Five months before launching highly anticipated streaming service Peacock, Comcast has reportedly been conducting exclusive negotiations to acquire Xumo, a notable startup player in ad-supported streaming.
The Wall Street Journal reported the talks Thursday evening, but it cautioned the discussions could still fall apart before a deal is reached. Comcast and Xumo reps did not immediately respond to inquiries from Deadline.
No price range was reported by the Journal, but one recent benchmark was Viacom’s $340 million acquisition of a Xumo rival, Pluto TV, last January. Xumo, along with Pluto, Tubi and Chicken Soup for the Soul Entertainment, which owns Crackle and other AVOD platforms, has been one of the best-known brands in the growing sector of ad-supported streaming.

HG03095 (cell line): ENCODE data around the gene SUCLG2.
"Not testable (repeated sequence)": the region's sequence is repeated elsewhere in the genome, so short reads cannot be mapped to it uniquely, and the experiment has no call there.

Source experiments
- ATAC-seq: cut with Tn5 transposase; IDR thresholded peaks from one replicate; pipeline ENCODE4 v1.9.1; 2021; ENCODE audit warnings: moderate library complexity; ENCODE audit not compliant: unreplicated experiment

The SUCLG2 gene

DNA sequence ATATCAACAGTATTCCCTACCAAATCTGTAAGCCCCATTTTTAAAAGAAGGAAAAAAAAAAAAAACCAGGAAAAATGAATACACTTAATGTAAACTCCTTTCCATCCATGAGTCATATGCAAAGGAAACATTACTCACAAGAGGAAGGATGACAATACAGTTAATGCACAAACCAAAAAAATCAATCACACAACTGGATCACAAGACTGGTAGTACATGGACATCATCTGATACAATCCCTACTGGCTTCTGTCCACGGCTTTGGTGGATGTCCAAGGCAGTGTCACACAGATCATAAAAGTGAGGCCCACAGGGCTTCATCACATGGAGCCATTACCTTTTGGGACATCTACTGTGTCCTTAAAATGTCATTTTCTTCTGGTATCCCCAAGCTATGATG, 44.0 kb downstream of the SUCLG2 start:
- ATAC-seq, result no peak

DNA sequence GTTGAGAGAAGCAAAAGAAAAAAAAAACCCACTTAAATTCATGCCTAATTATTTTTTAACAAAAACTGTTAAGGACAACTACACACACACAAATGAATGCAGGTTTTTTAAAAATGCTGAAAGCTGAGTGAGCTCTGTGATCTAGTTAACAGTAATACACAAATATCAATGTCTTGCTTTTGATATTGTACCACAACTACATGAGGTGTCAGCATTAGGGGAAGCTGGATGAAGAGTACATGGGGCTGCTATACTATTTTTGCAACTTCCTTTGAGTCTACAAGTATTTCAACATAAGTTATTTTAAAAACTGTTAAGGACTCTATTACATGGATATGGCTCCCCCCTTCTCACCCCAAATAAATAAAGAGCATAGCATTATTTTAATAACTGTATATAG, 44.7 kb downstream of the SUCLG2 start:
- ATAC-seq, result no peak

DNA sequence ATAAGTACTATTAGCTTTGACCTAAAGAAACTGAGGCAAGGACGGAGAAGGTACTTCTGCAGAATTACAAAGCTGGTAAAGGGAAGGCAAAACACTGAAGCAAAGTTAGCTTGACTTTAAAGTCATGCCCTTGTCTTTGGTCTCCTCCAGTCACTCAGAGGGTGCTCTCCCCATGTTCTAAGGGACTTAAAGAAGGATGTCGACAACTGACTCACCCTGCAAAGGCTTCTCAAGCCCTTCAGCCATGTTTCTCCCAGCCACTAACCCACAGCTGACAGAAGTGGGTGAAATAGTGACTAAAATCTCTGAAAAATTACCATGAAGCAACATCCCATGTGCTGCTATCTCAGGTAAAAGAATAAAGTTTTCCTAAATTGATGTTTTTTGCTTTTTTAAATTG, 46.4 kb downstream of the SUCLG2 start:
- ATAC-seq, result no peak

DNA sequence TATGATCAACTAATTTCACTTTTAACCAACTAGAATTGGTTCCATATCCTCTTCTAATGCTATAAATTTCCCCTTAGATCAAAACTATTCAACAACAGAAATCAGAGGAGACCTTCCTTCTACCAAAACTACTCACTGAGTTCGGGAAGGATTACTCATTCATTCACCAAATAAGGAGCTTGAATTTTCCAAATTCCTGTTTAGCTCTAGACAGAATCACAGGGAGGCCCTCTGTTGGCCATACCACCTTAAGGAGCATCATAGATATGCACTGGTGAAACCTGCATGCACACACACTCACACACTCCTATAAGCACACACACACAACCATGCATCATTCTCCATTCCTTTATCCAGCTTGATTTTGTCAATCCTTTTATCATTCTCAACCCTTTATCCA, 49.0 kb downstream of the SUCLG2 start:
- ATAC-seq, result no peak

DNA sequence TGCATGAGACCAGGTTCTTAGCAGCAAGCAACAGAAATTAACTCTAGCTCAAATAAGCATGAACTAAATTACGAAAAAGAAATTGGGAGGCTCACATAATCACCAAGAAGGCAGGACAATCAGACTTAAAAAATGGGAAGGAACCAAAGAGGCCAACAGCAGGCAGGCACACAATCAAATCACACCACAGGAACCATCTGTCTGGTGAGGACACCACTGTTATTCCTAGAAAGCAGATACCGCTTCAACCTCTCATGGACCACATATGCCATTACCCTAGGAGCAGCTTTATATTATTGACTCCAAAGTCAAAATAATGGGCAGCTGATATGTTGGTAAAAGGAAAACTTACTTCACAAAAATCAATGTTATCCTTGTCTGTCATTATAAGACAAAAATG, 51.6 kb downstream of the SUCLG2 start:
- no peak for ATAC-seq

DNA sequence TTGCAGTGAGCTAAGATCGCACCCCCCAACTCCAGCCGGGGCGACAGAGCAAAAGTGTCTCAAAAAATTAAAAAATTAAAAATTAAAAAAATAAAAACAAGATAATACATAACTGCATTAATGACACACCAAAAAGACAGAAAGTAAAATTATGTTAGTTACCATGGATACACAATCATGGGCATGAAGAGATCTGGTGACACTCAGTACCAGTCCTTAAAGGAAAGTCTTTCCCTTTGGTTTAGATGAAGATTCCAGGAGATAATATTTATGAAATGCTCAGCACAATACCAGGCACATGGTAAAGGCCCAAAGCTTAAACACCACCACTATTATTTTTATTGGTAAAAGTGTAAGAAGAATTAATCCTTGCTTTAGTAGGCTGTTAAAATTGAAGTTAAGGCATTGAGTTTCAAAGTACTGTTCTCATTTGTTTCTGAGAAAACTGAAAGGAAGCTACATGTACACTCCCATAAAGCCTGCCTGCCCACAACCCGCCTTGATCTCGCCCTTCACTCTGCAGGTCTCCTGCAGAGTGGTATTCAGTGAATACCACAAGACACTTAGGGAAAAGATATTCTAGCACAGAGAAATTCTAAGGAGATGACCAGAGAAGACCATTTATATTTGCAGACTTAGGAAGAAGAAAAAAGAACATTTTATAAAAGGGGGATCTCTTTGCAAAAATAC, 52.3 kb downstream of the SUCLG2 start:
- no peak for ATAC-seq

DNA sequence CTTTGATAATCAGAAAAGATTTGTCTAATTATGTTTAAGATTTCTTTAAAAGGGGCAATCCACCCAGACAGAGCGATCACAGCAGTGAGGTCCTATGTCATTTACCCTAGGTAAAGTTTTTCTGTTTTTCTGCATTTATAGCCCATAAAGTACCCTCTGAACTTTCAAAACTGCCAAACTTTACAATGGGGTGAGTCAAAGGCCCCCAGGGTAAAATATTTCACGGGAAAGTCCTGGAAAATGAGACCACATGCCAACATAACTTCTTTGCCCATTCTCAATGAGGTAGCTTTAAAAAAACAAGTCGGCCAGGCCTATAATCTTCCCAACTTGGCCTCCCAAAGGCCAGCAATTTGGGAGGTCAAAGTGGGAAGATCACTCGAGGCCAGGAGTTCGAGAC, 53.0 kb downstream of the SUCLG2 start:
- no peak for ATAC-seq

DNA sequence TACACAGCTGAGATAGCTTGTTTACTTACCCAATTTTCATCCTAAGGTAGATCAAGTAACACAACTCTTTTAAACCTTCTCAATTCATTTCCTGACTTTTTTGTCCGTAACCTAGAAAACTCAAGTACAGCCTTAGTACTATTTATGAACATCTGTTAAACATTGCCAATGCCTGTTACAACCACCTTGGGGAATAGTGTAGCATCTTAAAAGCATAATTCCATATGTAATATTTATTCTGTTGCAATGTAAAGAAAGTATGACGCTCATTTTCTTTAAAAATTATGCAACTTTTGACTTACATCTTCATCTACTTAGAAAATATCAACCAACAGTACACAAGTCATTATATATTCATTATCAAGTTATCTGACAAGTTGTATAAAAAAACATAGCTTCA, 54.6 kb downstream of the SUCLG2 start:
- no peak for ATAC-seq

Disney, Apple and WarnerMedia are competing in the ad-free, subscription streaming arena against entrenched competitors like Netflix, Amazon Prime and Hulu. But there is a growing contingent willing to place significant bets on advertising being an acceptable tradeoff for viewers, especially given the decades-long presence of TV ads and the rising costs of subscription streaming.
It is not clear whether Comcast would view a possible Xumo purchase as giving the company and its NBCUniversal subsidiary a plug-and-play platform for the planned ad-supported component of Peacock. (Subscription options are also in the offing.) Xumo could also sit alongside Peacock. Such is the setup at ViacomCBS, which operates Pluto as a free service populated by Viacom programming while also looking to sign up paying subscribers to CBS All Access and Showtime.
Comcast has thus far leveraged the streaming assets of Sky, the massive European pay-TV operation it bought for $40 billion last year, as it has built Peacock. Even so, the assets and expertise of Xumo could be helpful, especially since it has longstanding relationships with smart-TV makers like Samsung and Vizio as well as third-party streaming enablers like Roku.
Xumo was founded in 2011 and counts Meredith Corp. (owner of brands like People magazine) as one of its stakeholders.
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